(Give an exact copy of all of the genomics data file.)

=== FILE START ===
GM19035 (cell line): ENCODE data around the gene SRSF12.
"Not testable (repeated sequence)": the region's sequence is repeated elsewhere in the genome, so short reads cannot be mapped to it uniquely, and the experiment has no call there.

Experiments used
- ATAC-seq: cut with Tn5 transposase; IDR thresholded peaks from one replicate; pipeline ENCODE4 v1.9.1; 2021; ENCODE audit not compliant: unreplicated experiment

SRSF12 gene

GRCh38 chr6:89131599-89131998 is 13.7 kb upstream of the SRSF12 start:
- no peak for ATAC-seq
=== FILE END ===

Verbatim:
GM19035 (cell line): ENCODE data around the gene SRSF12.
"Not testable (repeated sequence)": the region's sequence is repeated elsewhere in the genome, so short reads cannot be mapped to it uniquely, and the experiment has no call there.

Experiments used
- ATAC-seq: cut with Tn5 transposase; IDR thresholded peaks from one replicate; pipeline ENCODE4 v1.9.1; 2021; ENCODE audit not compliant: unreplicated experiment

SRSF12 gene

GRCh38 chr6:89131599-89131998 is 13.7 kb upstream of the SRSF12 start:
- no peak for ATAC-seq